Transparency Institute of Guyana (TIGI) has published a letter on me in the Sunday edition of the Stabroek News. The statement is deliberately opaque. The reader would not know what the issues are. I will offer selected quotes from the missive to highlight TIGI’s dishonesty. Quote 1: “TIGI sent out four letters during the five months (of) the elections… three of those letters were published by his (Kissoon) own newspaper.”
My charge against TIGI and the Guyana Human Rights Association (GHRA) is that during those five months of one of the most brutal attempts at the depraved possession of illegal power, they refused to condemn these heinous acts never before seen in any democratic country world-wide. I hope Guyanese both at home and abroad disassociate themselves permanently from these two opportunistic organizations which showed no shame in subtle support for APNU+AFC’s violent deportment at a time when Guyana needed patriotic citizens to protect its democracy.
It is quite deliberate that the signatory, Alfred Bhulai, cited four letters with absolutely no links so one could peruse the contents of those notes. Quote 2: “Mr. Kissoon seems to bear a grudge against TIGI because we exposed his false assumptions in a matter, where he wanted to make news out of TIGI’s apparent lack of enough activism to satisfy him.”
It is pathetic that TIGI can reduce my love of country and desire for transparency and good governance with an ulterior motive at what was taking place at UG. Since TIGI chose to hide the details of my ‘ulterior motive,” I will be transparent, and fulfill my obligation to society by letting the public know what this “ulterior motive is about.”
I have been in a relation with UG as a student for four years and a lecturer for 26 years. During those three decades, TIGI head, Dr. Troy Thomas, wasn’t even in high school. During those three decades I had been sued for libel by three sitting Vice Chancellors. I say in my UG experience, the largest threat to transparent and accountable governance was during the tenure of then Vice Chancellor, Dr. Ivelaw Griffith, who was a close friend of President Granger.
Under Dr. Griffith not only was there authoritarian power but UG never spent money so lavishly and wastefully. Dr. Griffith held the first and only inauguration ceremony for a Vice Chancellor, the cost of which ran into dozens of millions; each invitation was costly to print. At one of the statutory meetings of the UG Council, which is the legal boss of the Vice Chancellor, the UG administration refused to disclose Dr. Griffith’s monthly salary.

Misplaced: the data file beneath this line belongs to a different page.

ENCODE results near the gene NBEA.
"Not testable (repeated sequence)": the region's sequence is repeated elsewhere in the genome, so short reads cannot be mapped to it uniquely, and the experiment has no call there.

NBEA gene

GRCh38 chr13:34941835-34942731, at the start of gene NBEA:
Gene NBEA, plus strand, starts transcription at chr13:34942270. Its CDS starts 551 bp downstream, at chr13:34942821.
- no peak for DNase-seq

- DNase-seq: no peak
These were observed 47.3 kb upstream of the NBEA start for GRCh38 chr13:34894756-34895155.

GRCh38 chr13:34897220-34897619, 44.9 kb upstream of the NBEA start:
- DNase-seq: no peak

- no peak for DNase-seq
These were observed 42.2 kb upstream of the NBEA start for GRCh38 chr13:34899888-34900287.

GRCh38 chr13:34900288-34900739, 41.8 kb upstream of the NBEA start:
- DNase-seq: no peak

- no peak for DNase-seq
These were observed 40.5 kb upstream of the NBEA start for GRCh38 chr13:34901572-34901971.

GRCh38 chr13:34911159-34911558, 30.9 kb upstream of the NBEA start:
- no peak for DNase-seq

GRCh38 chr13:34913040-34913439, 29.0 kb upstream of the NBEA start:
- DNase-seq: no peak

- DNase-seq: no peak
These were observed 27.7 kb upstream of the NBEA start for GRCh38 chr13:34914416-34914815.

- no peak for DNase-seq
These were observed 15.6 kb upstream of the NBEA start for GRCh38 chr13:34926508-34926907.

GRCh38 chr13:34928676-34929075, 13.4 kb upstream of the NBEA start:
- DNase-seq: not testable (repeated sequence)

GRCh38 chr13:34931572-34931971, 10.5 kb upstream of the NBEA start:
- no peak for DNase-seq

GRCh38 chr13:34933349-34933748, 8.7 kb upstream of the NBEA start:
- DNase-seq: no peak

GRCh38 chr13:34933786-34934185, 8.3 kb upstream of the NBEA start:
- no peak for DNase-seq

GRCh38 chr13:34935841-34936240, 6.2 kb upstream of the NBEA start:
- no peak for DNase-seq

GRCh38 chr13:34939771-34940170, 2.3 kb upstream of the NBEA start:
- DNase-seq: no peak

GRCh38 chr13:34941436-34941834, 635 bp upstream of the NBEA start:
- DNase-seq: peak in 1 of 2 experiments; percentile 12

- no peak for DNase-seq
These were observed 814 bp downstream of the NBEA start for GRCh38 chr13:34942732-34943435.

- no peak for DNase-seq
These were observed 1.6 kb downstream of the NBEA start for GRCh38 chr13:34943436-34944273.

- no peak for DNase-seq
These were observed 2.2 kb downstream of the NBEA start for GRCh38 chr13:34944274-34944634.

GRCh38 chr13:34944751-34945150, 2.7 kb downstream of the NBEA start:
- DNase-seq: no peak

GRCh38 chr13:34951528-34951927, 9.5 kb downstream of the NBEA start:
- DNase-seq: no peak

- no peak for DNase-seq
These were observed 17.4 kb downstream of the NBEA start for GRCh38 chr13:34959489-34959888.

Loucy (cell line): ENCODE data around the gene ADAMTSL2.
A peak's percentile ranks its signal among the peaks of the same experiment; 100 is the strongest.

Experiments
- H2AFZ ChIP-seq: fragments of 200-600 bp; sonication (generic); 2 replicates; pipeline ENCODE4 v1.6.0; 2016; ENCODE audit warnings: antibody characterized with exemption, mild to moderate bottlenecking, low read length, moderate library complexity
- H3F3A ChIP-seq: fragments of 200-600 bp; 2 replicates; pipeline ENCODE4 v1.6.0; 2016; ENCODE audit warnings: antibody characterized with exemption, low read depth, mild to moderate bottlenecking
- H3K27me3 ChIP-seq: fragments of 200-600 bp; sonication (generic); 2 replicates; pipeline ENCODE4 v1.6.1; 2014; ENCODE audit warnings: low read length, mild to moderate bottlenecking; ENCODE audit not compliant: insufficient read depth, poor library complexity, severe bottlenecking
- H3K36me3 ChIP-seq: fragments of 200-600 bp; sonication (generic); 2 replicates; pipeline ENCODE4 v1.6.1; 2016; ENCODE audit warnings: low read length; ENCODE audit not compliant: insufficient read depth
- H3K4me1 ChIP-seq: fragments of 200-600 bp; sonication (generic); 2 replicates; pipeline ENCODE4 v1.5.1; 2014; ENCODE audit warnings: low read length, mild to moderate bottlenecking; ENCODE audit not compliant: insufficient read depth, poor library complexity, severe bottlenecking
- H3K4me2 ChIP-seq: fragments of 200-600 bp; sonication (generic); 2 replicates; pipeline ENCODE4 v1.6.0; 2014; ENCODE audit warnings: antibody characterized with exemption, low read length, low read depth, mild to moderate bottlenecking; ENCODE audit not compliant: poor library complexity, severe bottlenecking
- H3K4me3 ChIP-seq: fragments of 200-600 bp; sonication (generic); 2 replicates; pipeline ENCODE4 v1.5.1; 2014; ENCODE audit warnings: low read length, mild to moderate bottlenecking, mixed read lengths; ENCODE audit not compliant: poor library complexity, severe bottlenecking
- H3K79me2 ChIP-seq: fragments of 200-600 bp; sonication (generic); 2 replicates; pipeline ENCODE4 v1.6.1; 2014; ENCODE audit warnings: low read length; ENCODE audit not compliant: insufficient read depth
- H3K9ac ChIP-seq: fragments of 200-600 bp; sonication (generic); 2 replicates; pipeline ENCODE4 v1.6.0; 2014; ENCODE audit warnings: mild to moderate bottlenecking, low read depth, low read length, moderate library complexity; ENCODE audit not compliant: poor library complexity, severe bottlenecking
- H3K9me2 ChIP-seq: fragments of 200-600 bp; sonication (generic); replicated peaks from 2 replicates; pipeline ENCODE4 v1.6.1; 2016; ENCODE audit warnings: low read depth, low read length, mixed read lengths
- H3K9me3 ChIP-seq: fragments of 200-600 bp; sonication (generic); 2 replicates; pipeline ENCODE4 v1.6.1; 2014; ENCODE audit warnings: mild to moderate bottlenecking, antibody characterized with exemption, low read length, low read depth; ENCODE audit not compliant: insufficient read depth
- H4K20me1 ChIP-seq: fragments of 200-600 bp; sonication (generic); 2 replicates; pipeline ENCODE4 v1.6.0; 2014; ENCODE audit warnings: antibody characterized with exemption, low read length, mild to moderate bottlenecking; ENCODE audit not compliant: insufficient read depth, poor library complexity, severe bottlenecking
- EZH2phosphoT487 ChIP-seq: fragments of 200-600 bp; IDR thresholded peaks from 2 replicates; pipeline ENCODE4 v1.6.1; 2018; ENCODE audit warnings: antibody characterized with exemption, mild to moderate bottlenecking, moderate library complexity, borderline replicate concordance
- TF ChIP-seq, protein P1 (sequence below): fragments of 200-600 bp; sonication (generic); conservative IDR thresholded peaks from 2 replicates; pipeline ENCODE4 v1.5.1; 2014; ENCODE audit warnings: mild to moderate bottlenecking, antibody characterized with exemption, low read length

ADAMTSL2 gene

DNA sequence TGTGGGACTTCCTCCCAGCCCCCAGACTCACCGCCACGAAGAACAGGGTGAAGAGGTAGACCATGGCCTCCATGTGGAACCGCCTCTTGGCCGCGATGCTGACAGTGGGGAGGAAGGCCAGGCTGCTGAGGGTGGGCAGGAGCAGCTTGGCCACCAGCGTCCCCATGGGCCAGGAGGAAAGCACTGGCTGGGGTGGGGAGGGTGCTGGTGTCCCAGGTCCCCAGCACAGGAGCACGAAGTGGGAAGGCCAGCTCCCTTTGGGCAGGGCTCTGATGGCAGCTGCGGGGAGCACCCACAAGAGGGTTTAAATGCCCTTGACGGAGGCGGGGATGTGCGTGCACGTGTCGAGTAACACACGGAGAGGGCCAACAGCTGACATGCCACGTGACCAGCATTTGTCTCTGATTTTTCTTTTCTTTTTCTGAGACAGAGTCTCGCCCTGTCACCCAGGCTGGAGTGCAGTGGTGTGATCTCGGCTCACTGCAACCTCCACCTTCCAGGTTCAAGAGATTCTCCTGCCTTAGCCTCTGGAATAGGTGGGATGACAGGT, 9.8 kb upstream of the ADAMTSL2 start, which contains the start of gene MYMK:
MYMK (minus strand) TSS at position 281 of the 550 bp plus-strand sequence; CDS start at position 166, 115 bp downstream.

In the midst of these cascading insanities, Dr. Thomas was head of an organization with the word “transparency” in its name. So I did a column calling on TIGI to hold Dr. Griffith accountable. In his response carried in letter form in this newspaper, Dr. Thomas took the position that to comment on the situation at UG with Dr. Griffith would be a conflict of interest since he works at UG and he had to protect the name of TIGI’s parent company in Europe.
To this day, I cannot see how condemning unaccountable, opaque governance at UG by TIGI would have put Dr. Thomas in a conflict of interest. The decent, honest and commonsensical thing was for Dr. Thomas to recuse himself from TIGI’s action against Dr. Griffith. But this is Guyana where TIGI, GHRA and others like them continue their hypocrisy unabated.
It is going on to three weeks since David Granger and Joe Harmon went to Region Five and used unambiguous language of incitement and Guyana came close to national ethnic clashes. This columnist was told that in Bath Settlement, some groups were already in overdrive to retaliate when certain PPP leaders acted quickly and instilled rationality in them.
How can any women’s right group, human rights groups and organizations like TIGI remain silent after what Harmon and Granger did? In every country, civil society and political organizations do not allow what Granger and Harmon did to pass without condemnation. My mind goes back to an incident involving then PPP Minister, Dr. Bheri Ramsarran, who threatened social activist, Sherlina Najeer.
There was a national outcry over this isolated incident. Recently, controversy swirled over an incident involving Ruel Johnson and a former female lover. People openly used their names to condemn Ramsarran and Johnson but these very names have shamelessly refused to call out Granger and Harmon. Quote 3: “TIGI has much work to do and few are willing to do it in a civilized way.” Well, in life humans put different meaning to the same word. If one cannot reject what Granger and Harmon did, such silent people are uncivilized.
(The views expressed in this article are those of the author and do not necessarily reflect the opinions of this newspaper.)
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